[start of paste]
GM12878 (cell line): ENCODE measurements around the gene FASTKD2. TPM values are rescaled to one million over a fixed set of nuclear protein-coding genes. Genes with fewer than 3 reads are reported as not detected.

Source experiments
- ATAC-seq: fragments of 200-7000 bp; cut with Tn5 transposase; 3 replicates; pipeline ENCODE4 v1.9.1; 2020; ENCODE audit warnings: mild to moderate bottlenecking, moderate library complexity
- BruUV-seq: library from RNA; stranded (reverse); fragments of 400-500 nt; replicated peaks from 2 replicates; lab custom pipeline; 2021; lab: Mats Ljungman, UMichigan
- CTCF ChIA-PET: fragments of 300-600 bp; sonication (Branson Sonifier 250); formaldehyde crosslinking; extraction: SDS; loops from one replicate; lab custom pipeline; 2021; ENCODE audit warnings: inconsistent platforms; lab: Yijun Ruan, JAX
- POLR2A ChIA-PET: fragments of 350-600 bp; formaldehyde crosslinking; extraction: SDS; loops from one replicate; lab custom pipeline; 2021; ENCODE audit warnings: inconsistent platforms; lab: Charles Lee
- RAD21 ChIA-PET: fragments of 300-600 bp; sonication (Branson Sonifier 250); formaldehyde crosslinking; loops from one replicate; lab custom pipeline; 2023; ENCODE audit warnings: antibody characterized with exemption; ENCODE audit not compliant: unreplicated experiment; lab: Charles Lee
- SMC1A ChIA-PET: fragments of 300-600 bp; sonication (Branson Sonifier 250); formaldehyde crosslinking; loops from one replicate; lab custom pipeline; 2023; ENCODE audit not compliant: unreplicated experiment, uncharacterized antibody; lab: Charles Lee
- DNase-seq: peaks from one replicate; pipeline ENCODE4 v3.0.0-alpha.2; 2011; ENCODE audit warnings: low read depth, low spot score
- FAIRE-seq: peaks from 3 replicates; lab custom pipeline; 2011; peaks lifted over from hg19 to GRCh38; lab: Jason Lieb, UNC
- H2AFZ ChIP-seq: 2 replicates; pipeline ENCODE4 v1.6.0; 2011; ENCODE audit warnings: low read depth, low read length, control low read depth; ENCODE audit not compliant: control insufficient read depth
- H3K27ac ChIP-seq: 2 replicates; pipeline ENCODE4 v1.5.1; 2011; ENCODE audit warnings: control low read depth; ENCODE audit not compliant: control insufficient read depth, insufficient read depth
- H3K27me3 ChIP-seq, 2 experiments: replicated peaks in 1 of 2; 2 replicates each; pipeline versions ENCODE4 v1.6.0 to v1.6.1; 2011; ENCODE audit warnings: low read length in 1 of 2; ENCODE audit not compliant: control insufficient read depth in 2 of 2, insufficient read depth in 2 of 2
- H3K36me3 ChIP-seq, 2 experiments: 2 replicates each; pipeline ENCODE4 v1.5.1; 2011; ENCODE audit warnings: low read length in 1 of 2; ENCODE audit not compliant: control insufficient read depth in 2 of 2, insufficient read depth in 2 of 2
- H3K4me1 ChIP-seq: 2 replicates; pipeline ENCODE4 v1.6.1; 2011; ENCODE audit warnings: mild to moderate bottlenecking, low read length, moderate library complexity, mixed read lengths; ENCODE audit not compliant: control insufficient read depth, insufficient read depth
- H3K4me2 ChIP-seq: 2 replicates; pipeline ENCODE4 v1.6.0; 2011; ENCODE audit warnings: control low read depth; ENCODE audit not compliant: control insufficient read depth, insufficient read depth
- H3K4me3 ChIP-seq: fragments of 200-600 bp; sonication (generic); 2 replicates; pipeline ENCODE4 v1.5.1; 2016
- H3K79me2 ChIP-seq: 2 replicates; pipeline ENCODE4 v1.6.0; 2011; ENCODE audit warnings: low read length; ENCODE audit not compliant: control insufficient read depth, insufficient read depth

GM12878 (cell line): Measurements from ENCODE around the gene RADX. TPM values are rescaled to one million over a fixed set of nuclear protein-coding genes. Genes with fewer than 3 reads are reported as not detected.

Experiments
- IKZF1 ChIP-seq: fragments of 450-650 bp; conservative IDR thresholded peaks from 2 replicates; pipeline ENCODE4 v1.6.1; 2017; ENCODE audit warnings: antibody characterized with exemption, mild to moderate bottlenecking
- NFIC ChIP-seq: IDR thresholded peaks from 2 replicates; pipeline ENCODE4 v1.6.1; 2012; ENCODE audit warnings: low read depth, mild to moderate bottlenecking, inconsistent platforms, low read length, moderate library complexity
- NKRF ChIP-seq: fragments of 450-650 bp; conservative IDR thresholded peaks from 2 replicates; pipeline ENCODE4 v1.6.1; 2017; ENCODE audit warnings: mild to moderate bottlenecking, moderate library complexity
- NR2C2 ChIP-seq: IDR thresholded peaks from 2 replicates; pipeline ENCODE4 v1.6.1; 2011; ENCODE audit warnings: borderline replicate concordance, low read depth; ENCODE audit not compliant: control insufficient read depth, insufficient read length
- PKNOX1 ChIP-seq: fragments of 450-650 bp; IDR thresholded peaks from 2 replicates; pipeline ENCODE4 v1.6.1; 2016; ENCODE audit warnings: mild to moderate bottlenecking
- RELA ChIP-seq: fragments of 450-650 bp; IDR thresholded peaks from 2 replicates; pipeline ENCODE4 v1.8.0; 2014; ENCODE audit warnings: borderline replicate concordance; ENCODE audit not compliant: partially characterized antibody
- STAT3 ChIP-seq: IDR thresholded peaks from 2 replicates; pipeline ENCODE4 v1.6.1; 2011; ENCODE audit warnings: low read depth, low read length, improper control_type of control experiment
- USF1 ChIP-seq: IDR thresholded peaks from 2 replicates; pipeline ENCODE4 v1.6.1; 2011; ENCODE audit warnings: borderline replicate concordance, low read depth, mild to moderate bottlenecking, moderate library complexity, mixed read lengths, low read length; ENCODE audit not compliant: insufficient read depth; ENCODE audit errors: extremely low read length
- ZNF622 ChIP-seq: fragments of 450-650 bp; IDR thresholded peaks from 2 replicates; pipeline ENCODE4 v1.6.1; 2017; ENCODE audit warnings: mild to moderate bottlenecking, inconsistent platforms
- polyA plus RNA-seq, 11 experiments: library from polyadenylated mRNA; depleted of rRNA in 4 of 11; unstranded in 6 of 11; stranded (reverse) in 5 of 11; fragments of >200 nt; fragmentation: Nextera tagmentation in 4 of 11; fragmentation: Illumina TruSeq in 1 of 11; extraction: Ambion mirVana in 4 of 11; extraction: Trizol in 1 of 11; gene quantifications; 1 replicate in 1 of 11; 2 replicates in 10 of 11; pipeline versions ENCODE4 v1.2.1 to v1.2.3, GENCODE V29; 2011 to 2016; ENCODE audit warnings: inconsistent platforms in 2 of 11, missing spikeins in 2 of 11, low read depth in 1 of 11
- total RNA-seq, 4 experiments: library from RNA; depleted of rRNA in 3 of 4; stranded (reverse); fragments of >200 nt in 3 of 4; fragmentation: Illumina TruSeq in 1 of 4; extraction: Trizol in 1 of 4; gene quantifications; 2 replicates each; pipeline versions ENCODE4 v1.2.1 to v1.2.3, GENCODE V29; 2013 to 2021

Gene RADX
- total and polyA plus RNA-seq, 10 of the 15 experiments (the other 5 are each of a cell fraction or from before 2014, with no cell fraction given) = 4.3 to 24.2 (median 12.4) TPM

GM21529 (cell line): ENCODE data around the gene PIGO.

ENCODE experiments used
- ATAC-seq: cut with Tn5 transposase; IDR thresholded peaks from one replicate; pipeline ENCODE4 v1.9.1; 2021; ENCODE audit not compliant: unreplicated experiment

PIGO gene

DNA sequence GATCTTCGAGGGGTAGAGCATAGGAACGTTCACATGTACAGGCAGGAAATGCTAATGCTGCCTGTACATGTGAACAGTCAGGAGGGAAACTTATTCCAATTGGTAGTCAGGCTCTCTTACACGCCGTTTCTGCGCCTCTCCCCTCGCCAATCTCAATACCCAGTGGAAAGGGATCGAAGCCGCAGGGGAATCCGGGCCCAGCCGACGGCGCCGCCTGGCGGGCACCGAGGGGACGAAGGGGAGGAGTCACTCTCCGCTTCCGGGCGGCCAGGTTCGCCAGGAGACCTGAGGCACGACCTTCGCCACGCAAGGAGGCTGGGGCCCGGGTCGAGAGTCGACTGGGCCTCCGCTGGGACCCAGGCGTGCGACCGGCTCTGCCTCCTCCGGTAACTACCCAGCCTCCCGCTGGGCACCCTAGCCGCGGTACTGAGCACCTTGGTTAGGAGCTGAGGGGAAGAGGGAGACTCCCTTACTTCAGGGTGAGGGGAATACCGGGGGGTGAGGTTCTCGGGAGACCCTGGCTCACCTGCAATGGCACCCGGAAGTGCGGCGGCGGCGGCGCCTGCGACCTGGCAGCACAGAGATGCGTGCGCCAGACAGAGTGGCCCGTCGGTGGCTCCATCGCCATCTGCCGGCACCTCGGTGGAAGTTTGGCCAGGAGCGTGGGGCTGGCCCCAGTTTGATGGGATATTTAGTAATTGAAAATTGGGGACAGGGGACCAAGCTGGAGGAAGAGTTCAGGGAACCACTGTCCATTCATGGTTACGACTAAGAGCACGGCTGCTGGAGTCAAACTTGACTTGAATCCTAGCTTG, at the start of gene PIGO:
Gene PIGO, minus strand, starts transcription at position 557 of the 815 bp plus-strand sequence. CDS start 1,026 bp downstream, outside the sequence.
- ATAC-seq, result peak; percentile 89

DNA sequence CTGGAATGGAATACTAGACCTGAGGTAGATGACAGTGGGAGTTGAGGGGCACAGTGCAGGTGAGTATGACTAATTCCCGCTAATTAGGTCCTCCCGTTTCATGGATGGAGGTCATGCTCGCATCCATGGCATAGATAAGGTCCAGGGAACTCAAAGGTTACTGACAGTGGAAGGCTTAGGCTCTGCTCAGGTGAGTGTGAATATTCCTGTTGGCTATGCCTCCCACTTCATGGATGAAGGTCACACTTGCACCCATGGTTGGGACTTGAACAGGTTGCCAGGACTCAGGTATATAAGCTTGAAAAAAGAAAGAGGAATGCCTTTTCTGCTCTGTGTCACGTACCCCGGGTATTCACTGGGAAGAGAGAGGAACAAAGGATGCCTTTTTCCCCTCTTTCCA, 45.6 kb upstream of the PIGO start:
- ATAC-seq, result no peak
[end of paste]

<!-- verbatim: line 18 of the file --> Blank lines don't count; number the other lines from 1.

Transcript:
- H3K79me2 ChIP-seq: 2 replicates; pipeline ENCODE4 v1.6.0; 2011; ENCODE audit warnings: low read length; ENCODE audit not compliant: control insufficient read depth, insufficient read depth